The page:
Portland mobile shower company getting ready to roll
PORTLAND — Zach Schmesser has an idea that is all wet. The Libra Future Fund will help him splash it around.
Schmesser, 28, is the coordinator of BikeMaine for the Bicycle Coalition of Maine. During last summer's trek across the state with 250 riders, he noticed bicyclists in need of showers could quickly use up the hot water in places they stayed.
This summer, riders will be accompanied by New England Mobile Showers, Schmesser's start-up business, which is funded in part by a $4,500 Libra Future Fund grant. He said the entire start-up is expected to cost between $80,000 and $90,000.
Using a 39-foot trailer, New England Mobile Showers will provide 16 shower spaces with changing and waiting rooms. The trailer, now under construction in Indiana, will also have a 600-gallon water tank and tankless water heater.
Schmesser, who earned an MBA from Husson University in 2009, said the trailer could provide 85 to 100 showers per hour, and can be hooked into local utilities or run independently.
"You talk to a lot of people in Maine, they have no concept of what a shower trailer is,” Schmesser said recently.
He didn't, either, until he began researching how BikeMaine riders (this year's event is expected to draw 350 of them) could be guaranteed hot showers. His findings showed two other New England companies providing mobile shower units, but at prices that were prohibitive for the BikeMaine ride.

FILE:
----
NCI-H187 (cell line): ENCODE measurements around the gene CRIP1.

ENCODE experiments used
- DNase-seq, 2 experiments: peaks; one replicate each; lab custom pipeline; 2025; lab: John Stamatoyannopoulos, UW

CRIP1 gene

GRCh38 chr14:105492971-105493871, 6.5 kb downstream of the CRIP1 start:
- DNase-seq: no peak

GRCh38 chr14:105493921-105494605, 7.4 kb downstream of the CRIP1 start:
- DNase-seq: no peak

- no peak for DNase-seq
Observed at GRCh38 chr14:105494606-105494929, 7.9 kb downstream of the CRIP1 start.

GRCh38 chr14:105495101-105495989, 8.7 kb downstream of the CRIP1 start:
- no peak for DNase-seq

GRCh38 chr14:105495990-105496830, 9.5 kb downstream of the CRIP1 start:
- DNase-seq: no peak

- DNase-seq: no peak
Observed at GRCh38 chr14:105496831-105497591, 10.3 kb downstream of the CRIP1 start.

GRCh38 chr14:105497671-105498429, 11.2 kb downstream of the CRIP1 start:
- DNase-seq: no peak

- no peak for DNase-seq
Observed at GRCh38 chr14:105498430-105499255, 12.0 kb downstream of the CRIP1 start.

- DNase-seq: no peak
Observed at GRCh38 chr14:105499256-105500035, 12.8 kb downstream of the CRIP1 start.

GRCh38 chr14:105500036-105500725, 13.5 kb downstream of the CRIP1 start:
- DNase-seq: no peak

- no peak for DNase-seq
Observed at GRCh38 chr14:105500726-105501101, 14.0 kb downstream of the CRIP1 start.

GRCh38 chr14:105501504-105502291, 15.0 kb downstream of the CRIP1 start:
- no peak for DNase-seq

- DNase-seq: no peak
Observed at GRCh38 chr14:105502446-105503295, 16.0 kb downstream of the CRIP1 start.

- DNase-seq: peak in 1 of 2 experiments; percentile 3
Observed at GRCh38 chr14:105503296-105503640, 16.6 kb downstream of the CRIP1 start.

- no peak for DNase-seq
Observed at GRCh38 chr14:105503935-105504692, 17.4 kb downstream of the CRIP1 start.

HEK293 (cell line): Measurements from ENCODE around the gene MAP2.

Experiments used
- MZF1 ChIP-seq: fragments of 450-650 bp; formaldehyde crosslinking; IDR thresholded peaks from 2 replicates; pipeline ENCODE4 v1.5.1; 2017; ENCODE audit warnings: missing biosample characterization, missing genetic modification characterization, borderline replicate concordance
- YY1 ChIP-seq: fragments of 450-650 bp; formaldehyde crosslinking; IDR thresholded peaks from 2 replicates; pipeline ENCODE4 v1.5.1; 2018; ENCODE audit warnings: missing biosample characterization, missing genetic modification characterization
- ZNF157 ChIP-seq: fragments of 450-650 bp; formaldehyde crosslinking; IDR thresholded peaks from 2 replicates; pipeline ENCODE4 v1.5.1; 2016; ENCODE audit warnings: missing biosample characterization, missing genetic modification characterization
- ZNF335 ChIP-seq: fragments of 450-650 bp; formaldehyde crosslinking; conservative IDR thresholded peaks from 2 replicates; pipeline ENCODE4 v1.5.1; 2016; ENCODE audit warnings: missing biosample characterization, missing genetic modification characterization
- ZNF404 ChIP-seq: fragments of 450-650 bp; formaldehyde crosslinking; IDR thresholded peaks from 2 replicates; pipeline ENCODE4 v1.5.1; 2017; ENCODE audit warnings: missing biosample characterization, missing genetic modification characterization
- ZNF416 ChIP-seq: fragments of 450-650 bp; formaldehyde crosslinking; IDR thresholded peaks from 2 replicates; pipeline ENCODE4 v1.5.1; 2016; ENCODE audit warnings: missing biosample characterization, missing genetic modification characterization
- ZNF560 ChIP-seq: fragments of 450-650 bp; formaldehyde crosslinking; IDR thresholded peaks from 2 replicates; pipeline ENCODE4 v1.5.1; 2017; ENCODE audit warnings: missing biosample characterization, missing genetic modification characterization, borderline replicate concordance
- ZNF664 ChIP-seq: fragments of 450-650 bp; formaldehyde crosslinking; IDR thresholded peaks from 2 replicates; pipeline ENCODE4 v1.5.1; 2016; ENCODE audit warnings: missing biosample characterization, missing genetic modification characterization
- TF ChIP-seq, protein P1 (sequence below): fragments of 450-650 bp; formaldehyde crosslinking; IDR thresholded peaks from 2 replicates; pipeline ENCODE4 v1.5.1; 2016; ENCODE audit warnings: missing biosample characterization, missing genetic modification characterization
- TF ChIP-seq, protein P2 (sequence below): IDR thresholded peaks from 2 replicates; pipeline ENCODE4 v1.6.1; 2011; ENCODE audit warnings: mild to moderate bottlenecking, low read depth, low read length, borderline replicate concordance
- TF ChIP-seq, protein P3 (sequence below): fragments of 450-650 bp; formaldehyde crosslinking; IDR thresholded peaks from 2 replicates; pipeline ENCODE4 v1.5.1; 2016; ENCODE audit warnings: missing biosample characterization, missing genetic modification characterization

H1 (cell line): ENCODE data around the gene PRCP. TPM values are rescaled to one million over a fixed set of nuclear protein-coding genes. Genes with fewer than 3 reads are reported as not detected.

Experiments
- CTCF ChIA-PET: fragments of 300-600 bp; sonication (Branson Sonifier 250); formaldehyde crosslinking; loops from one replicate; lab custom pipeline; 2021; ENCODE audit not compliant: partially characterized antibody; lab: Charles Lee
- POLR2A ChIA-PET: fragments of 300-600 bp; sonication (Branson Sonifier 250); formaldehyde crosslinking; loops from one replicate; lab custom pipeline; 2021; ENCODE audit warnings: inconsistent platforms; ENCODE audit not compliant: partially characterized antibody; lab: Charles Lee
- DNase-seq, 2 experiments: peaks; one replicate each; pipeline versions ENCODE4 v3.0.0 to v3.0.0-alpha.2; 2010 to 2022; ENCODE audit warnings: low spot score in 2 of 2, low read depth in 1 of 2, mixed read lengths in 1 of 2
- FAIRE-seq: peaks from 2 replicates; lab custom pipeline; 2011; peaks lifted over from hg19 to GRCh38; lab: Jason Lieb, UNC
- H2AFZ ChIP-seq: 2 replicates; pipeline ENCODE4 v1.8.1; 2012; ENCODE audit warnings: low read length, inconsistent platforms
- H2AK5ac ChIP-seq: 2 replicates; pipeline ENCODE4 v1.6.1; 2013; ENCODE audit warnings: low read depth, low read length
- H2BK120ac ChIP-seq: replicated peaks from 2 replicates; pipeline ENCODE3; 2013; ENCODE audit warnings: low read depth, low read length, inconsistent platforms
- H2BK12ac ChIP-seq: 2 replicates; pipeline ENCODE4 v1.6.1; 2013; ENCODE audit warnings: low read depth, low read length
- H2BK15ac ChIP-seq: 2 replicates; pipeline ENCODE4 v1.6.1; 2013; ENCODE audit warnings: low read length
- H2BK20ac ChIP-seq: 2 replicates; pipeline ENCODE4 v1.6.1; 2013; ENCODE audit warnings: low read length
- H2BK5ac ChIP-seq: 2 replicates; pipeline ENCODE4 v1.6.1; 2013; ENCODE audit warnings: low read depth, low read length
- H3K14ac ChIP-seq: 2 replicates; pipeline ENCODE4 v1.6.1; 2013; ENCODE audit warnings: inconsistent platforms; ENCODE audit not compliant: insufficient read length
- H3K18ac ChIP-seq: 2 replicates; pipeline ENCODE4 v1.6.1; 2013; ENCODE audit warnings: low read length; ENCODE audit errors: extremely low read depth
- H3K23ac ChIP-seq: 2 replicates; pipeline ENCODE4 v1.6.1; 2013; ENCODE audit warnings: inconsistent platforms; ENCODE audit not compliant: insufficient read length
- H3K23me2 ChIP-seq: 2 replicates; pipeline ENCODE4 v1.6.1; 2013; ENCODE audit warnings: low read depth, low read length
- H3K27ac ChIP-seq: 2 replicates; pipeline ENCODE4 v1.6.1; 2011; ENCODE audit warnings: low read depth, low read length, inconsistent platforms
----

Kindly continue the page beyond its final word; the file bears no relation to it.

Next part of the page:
So Schmesser began looking at developing a mobile shower unit of his own, one he could rent out for flat fees or take to events and charge users on a per-shower basis. Along with BikeMaine, he will also provide showers for the Sept. 17-21 Berkshire to Boston Bicycle Tour.
The Libra Future Fund grant will help pay for a generator and towels, Schmesser said. Fund President Erik Hayward said Schmesser's idea was impressive as a concept, and because of his business planning and research.
"I thought it was intriguing from the start because it was so different,” Hayward said.
Established by a grant from the Libra Foundation in 2005, the Libra Future Fund makes grants of up to $5,000 to entrepreneurs under the age of 30. It is an effort to keep younger business leaders in Maine, Hayward said.
Hayward and fund board members Chelsea Callanan, Lynn Peel and Seabren Reeves consider grant applications three times a year and meet with the applicants to discuss business plans.
"Zach had clearly done a lot of research on it and had already purchased the trailer," Hayward said. "He had taken out some debt, and we like to see that.”
The grant may total about 2 percent of what it will cost Schmesser to start up New England Mobile Showers, but he and Hayward agreed the funding is vital.
"The stuff he is buying with our funding is not something that could be leveraged for his loan, but we think could help with the sustainability of his business,” Hayward said.
The summer outlook for New England Mobile Showers may be limited, Schmesser said, because concerts and events are already budgeted and planned, but he envisions a wide market for the company as word gets out.
He noted the mobile shower unit could also come in handy for public safety agencies engaged in lengthy operations or cleanups.
A key will be his flexibility in renting and moving the shower unit, Schmesser said.
"Looking at my competition, I understand what event managers go through,” he said. "I can bring a level of customer service and flexibility,”
Schmesser also credited the Maine Small Business Development Center at the University of Southern Maine for its guidance and advice, which included alerting him to the Libra Future Fund. But the business is moving forward because he did not stop when two banks praised the idea – without providing financing.
"A lot of people say Maine isn't business friendly, but it just takes hard work and dedication," Schmesser said. "You have to be creative in your approach, it is not going to be handed to you right away.”